2015: What You Need to Know About Your Divorce in San Diego Superior Court: Items to Consider
As above, reasons for divorce can differ widely and, while couples and their children may be better off after a divorce than before, the unfortunate fact is that all parties lose something. Issues which are common are visitation, custody, alimony, child support, division of debt and division of asset. Many believe that a spouse who is at fault [infidelity for example] will receive less than one half of the assets but this is not correct. As the saying goes: “There are no winners in divorce court and only degrees of losing”. As such, your goal should be to minimize the loss and resolve your pending San Diego Superior Court case with as less tension and attorney fees and costs as possible. Divorce can be emotionally and financially devastating for everyone involved. It is important to understand some important legal issues that arise during a divorce so that you can be better prepared.WHAT CAN I DO TO TRY AND REDUCE CONFLICT AND STRESS DURING MY DIVORCE IN FAMILY LAW COURT IN SAN DIEGO?
Early intervention, such as starting divorce counseling early in the process may help couples, particularly those with children, create an atmosphere in the divorce that will minimize anger and enmity. Mediation and counseling also help improve communication between the couple and lead to more amicable and less costly divorce proceedings. There are many strategies to resolve issues. For example, if your issue is custody and visitation, there are many professionals who can help you with your parenting plan including the Licensed Clinical Social Workers at Family Court Services located in the San Diego Superior Court Houses where family law cases are heard.FAULT & NO FAULT AND UNCONTESTED AND CONTESTED
A “no fault” divorce means that neither party is considered at fault for the dissolution of the marriage. San Diego is a “no fault” County and California is a no fault State.
Uncontested Divorce – In an uncontested divorce the parties are able to agree on the distribution of property, terms of support and custody without court hearings. Agreeing to divorce does not mean a divorce is uncontested; there must be complete agreement on all of the divorce settlement terms. Uncontested divorces are less costly and may benefit both parties. It is still important to speak with an attorney, even in cases of uncontested divorce, to understand the laws in the jurisdiction where the divorce will be filed and because circumstances may change if a dispute arises while negotiating the settlement. In addition, a judge must approve the agreement. Approval is not guaranteed simply because the spouses agree on child custody, visitation and other terms. If the Judge does not approve the matter may become a contested divorce. For example, if the parties agree to waive child support, the Judge will not approve since this is in contradiction to California Family Law.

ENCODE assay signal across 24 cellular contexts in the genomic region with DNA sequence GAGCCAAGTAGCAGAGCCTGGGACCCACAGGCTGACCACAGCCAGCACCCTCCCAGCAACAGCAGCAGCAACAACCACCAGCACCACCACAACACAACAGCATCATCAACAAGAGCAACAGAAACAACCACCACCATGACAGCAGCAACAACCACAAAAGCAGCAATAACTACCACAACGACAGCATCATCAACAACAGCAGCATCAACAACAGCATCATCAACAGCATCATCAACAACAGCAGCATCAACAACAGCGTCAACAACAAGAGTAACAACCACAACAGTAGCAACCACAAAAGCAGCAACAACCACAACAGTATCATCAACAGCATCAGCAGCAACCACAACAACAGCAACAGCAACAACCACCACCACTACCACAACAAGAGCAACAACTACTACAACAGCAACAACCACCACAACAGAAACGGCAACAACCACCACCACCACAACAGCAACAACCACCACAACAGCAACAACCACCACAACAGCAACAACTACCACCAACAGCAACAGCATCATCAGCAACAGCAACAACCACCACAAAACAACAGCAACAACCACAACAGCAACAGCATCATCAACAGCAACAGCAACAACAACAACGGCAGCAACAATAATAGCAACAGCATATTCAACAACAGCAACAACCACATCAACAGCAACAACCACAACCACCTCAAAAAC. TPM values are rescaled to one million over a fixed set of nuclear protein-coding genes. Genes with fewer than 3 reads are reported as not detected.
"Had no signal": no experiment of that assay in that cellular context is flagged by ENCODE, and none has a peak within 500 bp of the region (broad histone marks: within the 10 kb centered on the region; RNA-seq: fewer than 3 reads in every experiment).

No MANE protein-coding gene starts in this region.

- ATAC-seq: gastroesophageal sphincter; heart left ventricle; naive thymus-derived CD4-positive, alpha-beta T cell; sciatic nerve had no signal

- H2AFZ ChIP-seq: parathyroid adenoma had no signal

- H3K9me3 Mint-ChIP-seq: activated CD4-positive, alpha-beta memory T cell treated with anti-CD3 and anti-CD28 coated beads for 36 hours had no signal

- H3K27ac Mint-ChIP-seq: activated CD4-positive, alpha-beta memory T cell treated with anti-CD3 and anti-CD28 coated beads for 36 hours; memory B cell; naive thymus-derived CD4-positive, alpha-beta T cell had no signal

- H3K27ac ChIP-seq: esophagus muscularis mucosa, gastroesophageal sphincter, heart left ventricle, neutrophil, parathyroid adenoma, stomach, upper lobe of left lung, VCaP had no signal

– Contested divorces are those where there are disputes over spousal support, child support, property distribution, child custody or visitation or any other issues. Early mediation can help reduce or eliminate the contested issues, significantly reducing the final cost of the divorce. More conflict in a divorce will result in a higher cost for everyone involved.
– Contested divorces in which spousal or child support or distribution of property is contested will often include extensive discovery of all of the financial, insurance, retirement funds, investment funds, real estate, car titles and employment records of each party for several years prior to the filing of the divorce. The time and expense associated with discovery will drastically increase the cost of your divorce. Discovery can include the following: written interrogatories; demand for production of documents; request for admissions; depositions; subpoenas; independent medical examinations and others.
– Divorce proceedings are intended only to dissolve the marriage, distribute property and provide for the best interests of the children. Courts will not use the proceeding to “punish” a spouse. This is very important since, in many family law cases, one spouse believes the other spouse is “lying” and when the Judge finds out the Judge will punish this conduct. This rarely happens and a filing of perjury in a family law case by the San Diego District Attorney’s Office is almost unheard of.
– Working out a settlement before going to court will help avoid surprises. For child support, in San Diego, a program called the Disso Master is used. While this gives some certainty, no attorney can guarantee the outcome of any case nor can a party to a pending litigation case. Some issues, such as the parenting plan, have a lot of discretion and much more complicated to analyze.
– Social media posts and email communications are increasingly being used as evidence in divorce and child custody cases. These communications are not protected under the law. No matter what your intention when posting something online, consider how it could come back to haunt you in court. The best advice is not to post any content you do not want a Judge to see from Facebook or other social media during a divorce or custody dispute.
There are many other issues that affect the emotional and financial cost of a divorce.HOW CAN A LOCAL SAN DIEGO FAMILY LAW FIRM HELP?
The law firm of Doppelt and Forney, APLC can assist you with your pending family law case in San Diego Superior Court. Their office accepts cases in all of the five